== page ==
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European Union flags flutter outside the EU Commission headquarters in Brussels, Belgium, April 20, 2016. REUTERS/Francois Lenoir

EU lawmakers reject call for ban on Arctic oil exploration

By Waverly Colville | March 21 2017

(Reuters) The European Parliament rejected a call to ban Arctic oil and gas exploration on Thursday, in a symbolic vote seen as a barometer for future moves by Brussels to regulate to protect the region.

Lawmakers who back the ban, which had drawn the ire of Norway, say the European Union needs a strategy for future developments in a region being transformed by climate change.

Lawmakers voted 414-180 to reject the non-binding motion calling for the European Commission and member states to work with international forums towards “a future total ban on the extraction of Arctic oil and gas”.

The European Parliament did, however, endorse a call to ban oil drilling in the region’s “icy” waters – wording Norway says does not concern its current plans.

Norway, which on Monday announced plans to nominate a record number of blocks for oil and gas exploration in the Barents Sea, says it only allows drilling in the Arctic away from the area that is vulnerable to sea ice in winter.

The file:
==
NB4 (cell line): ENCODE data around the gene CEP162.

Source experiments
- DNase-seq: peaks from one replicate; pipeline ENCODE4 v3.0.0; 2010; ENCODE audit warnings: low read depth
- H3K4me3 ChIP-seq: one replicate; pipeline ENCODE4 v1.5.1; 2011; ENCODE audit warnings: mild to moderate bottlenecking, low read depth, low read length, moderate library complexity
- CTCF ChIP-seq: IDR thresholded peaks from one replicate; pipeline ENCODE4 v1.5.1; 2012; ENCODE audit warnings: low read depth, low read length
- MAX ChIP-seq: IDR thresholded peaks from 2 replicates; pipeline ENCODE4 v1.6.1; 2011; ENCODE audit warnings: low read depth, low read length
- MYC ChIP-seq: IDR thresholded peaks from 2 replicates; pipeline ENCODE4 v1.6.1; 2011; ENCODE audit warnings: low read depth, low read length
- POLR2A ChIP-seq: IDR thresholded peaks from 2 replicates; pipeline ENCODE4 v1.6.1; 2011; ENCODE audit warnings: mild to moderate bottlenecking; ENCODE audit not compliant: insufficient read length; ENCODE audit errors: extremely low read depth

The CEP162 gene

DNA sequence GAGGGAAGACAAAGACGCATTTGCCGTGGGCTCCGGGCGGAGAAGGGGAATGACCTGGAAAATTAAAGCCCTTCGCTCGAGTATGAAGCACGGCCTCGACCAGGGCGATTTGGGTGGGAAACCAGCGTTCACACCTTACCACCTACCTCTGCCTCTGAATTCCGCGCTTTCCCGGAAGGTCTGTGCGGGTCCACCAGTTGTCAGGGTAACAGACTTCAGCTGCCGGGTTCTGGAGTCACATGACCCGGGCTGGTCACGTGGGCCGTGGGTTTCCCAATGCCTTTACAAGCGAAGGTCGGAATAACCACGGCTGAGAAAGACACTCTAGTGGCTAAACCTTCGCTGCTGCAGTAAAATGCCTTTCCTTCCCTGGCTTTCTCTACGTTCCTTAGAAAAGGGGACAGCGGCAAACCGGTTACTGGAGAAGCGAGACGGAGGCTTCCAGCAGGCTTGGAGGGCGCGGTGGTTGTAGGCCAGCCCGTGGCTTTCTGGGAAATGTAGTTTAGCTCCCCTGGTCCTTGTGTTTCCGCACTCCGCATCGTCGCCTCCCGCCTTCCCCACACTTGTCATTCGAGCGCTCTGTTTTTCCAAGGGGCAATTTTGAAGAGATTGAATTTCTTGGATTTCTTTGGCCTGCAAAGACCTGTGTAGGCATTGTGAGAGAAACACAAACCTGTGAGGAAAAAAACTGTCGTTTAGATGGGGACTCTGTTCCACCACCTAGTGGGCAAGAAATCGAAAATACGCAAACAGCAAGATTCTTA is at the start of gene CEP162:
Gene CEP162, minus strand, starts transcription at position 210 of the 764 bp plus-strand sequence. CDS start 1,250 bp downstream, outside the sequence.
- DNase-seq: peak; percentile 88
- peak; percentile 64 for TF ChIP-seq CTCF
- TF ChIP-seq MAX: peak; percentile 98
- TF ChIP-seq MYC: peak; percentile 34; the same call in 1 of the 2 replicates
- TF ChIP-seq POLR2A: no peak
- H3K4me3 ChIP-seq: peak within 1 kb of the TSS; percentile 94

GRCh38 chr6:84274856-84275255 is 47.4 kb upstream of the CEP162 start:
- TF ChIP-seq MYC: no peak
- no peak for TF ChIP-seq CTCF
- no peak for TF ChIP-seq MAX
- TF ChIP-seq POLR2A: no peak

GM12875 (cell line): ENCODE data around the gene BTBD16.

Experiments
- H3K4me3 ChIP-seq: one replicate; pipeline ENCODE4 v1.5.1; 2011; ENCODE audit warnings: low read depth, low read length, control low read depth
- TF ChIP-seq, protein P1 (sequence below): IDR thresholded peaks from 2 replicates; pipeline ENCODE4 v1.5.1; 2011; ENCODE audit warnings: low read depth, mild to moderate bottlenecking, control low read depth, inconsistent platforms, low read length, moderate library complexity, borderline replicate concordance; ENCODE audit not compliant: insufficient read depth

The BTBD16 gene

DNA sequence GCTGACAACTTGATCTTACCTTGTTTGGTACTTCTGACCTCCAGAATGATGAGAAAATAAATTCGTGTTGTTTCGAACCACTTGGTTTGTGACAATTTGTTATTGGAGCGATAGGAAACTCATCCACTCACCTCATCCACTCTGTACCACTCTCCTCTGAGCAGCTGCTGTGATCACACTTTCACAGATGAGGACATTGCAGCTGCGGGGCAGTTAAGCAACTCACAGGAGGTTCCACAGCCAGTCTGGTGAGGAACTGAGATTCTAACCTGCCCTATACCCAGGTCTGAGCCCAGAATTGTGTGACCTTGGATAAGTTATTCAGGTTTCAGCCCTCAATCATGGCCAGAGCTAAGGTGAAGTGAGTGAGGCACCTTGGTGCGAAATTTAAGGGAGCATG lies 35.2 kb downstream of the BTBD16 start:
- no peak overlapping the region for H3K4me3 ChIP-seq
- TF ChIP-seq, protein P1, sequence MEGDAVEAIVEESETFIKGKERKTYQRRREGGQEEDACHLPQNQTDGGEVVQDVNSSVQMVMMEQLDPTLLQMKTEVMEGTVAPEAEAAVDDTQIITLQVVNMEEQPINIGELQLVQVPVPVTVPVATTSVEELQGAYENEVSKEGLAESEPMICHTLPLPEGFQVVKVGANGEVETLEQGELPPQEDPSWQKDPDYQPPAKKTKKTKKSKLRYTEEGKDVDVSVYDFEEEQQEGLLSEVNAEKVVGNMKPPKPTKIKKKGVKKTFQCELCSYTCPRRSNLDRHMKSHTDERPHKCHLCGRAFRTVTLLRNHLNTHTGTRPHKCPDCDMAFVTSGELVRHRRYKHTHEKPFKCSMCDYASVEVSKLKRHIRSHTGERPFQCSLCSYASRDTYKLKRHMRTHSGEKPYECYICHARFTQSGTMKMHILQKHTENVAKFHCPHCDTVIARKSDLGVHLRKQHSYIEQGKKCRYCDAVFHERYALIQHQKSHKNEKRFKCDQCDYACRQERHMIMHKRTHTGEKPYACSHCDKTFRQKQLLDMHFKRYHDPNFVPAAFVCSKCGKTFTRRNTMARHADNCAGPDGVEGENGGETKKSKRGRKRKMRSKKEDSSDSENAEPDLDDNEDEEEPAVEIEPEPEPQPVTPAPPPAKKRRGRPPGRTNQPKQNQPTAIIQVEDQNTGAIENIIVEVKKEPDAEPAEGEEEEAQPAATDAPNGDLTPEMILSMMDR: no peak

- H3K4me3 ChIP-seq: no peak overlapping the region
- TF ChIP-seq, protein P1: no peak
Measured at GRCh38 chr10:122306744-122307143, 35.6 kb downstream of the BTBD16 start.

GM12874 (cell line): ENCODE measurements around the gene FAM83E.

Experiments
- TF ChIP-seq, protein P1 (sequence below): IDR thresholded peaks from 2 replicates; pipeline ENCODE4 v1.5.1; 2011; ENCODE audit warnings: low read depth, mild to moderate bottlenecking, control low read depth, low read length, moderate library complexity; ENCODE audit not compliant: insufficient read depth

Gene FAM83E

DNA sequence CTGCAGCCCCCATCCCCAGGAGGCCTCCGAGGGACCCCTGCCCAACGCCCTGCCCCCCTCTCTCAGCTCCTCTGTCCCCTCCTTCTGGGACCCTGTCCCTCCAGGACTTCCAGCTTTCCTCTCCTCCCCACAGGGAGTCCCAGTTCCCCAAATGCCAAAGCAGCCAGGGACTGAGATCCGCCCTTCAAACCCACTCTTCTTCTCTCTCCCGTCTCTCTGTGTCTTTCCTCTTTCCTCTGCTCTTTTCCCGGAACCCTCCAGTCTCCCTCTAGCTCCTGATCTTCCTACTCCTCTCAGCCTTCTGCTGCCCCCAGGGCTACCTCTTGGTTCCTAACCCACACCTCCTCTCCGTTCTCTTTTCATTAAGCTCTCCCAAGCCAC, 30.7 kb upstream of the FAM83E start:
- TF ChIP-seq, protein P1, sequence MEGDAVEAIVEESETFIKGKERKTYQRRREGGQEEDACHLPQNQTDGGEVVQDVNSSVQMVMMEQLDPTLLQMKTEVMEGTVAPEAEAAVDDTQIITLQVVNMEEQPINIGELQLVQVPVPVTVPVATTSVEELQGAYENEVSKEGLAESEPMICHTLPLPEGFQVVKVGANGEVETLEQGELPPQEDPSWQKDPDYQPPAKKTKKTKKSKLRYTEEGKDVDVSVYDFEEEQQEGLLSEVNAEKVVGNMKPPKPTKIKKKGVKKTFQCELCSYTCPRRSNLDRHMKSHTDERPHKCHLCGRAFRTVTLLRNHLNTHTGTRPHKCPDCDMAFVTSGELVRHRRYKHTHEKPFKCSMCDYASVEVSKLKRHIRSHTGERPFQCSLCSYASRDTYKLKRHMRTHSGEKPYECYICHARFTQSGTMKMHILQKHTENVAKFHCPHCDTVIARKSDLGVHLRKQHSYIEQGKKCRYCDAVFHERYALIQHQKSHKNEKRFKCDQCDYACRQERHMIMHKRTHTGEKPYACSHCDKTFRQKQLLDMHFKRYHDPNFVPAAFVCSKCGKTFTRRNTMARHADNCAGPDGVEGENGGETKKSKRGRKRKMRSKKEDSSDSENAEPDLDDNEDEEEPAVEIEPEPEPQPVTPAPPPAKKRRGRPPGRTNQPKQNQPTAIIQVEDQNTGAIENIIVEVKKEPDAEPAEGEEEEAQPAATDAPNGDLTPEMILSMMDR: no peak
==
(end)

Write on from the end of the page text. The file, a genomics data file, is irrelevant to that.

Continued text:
The motion to ban exploration in the Arctic was brought by Estonian liberal lawmaker Urmas Paet and Finnish centre-right lawmaker Sirpa Pietikainen. But even Paet said that, while there was a need for cautious management of the environment, oil and gas extraction in the Arctic was “a decision of sovereign states”.

The motion also called for greater cooperation among Arctic states to safeguard indigenous people in the region from the worst impacts of global warming; protect the environment from fossil fuel exploration; and reduce military tensions.

Oil majors are resuming their search for giant offshore fields in the region after a two-year lull as a recent stabilisation in oil prices revives appetite for exploration – alarming environmental groups.

The Arctic is estimated to hold more hydrocarbon reserves than Saudi Arabia and governments including Russia, Norway and Denmark are keen to stake their claim over the icy waters.

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